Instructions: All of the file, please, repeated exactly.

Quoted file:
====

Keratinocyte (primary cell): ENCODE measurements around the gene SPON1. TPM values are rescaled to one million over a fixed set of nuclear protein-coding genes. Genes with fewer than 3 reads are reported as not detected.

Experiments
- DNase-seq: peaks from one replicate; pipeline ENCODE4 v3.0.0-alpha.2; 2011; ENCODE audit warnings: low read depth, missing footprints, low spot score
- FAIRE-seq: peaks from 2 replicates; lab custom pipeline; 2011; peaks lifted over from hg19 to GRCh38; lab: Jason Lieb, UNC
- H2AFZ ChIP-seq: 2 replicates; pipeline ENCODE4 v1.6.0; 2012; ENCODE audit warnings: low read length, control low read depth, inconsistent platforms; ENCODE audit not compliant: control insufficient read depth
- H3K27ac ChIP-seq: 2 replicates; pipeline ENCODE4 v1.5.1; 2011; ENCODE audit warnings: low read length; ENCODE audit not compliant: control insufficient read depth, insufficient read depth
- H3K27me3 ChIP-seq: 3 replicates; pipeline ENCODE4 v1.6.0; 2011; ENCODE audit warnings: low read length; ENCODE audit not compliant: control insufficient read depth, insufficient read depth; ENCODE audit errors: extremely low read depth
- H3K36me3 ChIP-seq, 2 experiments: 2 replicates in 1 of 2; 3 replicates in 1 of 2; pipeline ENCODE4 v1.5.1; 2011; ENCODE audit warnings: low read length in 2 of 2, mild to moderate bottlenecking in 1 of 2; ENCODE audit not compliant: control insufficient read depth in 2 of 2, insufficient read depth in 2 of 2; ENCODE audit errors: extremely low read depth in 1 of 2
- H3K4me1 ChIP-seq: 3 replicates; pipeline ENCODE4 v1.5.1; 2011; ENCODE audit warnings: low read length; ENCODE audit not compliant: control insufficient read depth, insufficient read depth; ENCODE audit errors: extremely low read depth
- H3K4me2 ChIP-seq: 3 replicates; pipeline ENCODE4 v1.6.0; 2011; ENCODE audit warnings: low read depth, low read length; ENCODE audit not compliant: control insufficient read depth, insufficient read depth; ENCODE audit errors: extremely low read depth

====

Keratinocyte (primary cell): ENCODE measurements around the gene SPON1. TPM values are rescaled to one million over a fixed set of nuclear protein-coding genes. Genes with fewer than 3 reads are reported as not detected.

Experiments
- DNase-seq: peaks from one replicate; pipeline ENCODE4 v3.0.0-alpha.2; 2011; ENCODE audit warnings: low read depth, missing footprints, low spot score
- FAIRE-seq: peaks from 2 replicates; lab custom pipeline; 2011; peaks lifted over from hg19 to GRCh38; lab: Jason Lieb, UNC
- H2AFZ ChIP-seq: 2 replicates; pipeline ENCODE4 v1.6.0; 2012; ENCODE audit warnings: low read length, control low read depth, inconsistent platforms; ENCODE audit not compliant: control insufficient read depth
- H3K27ac ChIP-seq: 2 replicates; pipeline ENCODE4 v1.5.1; 2011; ENCODE audit warnings: low read length; ENCODE audit not compliant: control insufficient read depth, insufficient read depth
- H3K27me3 ChIP-seq: 3 replicates; pipeline ENCODE4 v1.6.0; 2011; ENCODE audit warnings: low read length; ENCODE audit not compliant: control insufficient read depth, insufficient read depth; ENCODE audit errors: extremely low read depth
- H3K36me3 ChIP-seq, 2 experiments: 2 replicates in 1 of 2; 3 replicates in 1 of 2; pipeline ENCODE4 v1.5.1; 2011; ENCODE audit warnings: low read length in 2 of 2, mild to moderate bottlenecking in 1 of 2; ENCODE audit not compliant: control insufficient read depth in 2 of 2, insufficient read depth in 2 of 2; ENCODE audit errors: extremely low read depth in 1 of 2
- H3K4me1 ChIP-seq: 3 replicates; pipeline ENCODE4 v1.5.1; 2011; ENCODE audit warnings: low read length; ENCODE audit not compliant: control insufficient read depth, insufficient read depth; ENCODE audit errors: extremely low read depth
- H3K4me2 ChIP-seq: 3 replicates; pipeline ENCODE4 v1.6.0; 2011; ENCODE audit warnings: low read depth, low read length; ENCODE audit not compliant: control insufficient read depth, insufficient read depth; ENCODE audit errors: extremely low read depth